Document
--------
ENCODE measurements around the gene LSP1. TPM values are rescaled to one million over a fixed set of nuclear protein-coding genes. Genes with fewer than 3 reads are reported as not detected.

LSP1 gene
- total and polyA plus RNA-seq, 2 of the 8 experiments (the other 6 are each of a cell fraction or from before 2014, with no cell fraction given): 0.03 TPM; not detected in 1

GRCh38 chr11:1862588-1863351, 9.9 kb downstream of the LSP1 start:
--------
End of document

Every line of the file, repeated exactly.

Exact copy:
ENCODE measurements around the gene LSP1. TPM values are rescaled to one million over a fixed set of nuclear protein-coding genes. Genes with fewer than 3 reads are reported as not detected.

LSP1 gene
- total and polyA plus RNA-seq, 2 of the 8 experiments (the other 6 are each of a cell fraction or from before 2014, with no cell fraction given): 0.03 TPM; not detected in 1

GRCh38 chr11:1862588-1863351, 9.9 kb downstream of the LSP1 start: